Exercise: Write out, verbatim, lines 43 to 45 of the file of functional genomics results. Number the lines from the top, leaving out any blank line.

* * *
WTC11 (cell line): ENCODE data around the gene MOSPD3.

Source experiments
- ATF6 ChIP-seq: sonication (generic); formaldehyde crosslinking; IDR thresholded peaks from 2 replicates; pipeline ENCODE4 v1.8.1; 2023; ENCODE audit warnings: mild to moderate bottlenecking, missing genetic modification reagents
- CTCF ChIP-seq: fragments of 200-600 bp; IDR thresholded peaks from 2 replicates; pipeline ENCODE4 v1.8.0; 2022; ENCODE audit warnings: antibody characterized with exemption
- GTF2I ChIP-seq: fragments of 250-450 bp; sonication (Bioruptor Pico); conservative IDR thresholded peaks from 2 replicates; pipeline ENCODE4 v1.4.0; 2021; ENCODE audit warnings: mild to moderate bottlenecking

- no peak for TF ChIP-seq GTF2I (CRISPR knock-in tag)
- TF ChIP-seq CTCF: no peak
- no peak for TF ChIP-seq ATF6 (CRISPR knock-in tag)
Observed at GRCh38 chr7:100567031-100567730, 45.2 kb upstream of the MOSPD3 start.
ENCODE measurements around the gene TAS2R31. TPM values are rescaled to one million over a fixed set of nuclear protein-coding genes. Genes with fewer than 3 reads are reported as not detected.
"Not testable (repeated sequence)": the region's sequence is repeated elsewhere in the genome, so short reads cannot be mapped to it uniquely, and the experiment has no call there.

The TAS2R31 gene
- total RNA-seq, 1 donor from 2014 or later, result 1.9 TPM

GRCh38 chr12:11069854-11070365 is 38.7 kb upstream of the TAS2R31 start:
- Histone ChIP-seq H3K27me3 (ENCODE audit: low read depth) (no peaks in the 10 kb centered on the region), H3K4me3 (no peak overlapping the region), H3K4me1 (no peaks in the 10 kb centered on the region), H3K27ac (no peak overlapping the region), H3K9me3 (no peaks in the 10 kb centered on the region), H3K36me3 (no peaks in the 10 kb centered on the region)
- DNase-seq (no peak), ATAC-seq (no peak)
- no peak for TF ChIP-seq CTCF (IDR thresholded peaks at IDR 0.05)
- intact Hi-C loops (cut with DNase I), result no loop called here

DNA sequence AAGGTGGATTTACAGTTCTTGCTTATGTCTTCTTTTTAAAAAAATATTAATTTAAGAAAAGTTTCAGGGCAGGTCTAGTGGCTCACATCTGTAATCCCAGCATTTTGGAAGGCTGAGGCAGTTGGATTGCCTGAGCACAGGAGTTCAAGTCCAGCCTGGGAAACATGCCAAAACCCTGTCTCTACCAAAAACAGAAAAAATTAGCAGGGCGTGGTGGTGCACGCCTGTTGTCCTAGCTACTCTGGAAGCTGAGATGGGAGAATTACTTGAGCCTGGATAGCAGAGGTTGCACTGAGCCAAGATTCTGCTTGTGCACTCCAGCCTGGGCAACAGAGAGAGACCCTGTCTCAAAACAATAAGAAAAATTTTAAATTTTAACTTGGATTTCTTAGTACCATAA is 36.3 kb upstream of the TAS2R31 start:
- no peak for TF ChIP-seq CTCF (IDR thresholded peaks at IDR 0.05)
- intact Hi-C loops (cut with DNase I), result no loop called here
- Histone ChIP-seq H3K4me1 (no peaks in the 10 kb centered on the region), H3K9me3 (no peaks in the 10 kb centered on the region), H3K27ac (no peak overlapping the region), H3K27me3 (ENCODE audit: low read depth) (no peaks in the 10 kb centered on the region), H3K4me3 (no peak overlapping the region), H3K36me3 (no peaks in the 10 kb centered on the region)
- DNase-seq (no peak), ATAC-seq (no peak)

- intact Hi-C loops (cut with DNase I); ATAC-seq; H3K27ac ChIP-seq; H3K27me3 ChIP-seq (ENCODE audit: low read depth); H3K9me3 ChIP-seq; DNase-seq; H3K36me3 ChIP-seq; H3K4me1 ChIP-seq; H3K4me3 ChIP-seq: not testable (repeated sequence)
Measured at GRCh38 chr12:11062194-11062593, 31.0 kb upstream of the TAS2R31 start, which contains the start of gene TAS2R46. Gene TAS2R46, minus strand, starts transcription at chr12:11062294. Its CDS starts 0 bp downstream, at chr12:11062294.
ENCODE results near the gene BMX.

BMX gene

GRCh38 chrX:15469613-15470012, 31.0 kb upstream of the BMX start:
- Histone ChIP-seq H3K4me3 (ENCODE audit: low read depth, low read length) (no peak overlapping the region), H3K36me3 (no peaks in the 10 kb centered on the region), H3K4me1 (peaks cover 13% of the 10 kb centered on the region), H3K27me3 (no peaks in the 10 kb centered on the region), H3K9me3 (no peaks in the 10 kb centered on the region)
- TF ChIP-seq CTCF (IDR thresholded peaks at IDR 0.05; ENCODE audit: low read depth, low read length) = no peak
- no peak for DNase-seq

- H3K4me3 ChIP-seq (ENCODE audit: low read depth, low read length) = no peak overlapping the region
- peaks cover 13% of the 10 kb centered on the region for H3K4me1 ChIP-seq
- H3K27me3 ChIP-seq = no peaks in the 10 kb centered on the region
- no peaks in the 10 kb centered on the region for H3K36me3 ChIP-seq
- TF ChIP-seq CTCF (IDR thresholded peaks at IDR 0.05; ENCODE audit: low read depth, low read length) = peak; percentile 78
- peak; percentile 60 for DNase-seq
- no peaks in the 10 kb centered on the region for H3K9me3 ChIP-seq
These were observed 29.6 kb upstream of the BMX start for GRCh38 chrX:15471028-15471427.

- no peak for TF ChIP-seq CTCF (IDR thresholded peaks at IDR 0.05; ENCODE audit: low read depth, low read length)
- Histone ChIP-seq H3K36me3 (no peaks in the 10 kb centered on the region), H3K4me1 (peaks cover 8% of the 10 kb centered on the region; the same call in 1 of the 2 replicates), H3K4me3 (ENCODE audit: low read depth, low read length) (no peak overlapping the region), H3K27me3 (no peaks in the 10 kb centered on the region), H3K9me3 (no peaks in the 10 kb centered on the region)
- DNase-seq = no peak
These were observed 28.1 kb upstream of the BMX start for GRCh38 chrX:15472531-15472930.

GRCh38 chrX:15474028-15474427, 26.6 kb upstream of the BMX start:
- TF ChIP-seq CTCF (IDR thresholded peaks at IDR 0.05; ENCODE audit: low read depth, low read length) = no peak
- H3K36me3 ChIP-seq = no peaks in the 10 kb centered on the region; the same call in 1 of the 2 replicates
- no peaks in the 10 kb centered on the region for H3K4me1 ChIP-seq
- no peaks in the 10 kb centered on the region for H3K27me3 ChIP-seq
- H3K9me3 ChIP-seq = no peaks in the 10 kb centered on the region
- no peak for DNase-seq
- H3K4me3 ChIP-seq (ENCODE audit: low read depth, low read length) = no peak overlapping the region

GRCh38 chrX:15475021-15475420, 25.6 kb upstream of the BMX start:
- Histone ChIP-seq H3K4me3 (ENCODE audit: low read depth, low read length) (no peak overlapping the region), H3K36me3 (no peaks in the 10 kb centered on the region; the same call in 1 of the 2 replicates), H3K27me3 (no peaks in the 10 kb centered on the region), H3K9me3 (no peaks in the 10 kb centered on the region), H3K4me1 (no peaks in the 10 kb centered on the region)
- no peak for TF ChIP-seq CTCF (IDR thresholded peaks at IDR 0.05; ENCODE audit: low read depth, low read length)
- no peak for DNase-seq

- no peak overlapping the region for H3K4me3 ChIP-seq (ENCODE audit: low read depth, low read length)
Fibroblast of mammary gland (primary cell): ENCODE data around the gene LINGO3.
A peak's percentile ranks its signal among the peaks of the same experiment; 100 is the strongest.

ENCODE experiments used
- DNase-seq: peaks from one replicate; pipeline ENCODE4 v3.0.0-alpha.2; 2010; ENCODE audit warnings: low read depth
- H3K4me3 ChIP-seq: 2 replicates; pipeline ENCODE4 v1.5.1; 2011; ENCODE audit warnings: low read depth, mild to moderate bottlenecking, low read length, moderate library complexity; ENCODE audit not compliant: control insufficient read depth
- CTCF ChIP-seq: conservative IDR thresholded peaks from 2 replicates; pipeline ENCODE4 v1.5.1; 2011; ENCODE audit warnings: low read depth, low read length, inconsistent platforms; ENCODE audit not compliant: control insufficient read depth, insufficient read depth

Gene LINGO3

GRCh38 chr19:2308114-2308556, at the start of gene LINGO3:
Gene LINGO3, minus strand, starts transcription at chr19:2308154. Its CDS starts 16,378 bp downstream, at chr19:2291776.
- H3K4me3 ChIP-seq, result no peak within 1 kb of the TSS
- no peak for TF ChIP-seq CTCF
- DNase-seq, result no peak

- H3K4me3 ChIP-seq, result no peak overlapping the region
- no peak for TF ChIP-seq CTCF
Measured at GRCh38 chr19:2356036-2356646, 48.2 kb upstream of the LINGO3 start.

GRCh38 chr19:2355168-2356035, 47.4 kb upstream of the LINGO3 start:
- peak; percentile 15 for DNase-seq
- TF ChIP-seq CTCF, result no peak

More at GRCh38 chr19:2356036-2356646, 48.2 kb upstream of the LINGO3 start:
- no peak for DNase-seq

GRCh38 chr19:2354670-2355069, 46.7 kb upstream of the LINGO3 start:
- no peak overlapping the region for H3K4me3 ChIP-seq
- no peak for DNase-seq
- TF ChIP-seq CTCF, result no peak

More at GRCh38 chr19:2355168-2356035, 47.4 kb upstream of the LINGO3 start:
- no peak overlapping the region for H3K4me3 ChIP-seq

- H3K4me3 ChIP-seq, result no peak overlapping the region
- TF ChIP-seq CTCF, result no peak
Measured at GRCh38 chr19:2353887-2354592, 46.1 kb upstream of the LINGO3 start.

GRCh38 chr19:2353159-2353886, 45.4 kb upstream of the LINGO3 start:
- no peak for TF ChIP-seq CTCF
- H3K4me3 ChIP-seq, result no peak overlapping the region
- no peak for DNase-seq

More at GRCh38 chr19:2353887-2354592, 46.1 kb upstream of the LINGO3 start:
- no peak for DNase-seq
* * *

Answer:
These were observed 28.1 kb upstream of the BMX start for GRCh38 chrX:15472531-15472930.

GRCh38 chrX:15474028-15474427, 26.6 kb upstream of the BMX start:
- TF ChIP-seq CTCF (IDR thresholded peaks at IDR 0.05; ENCODE audit: low read depth, low read length) = no peak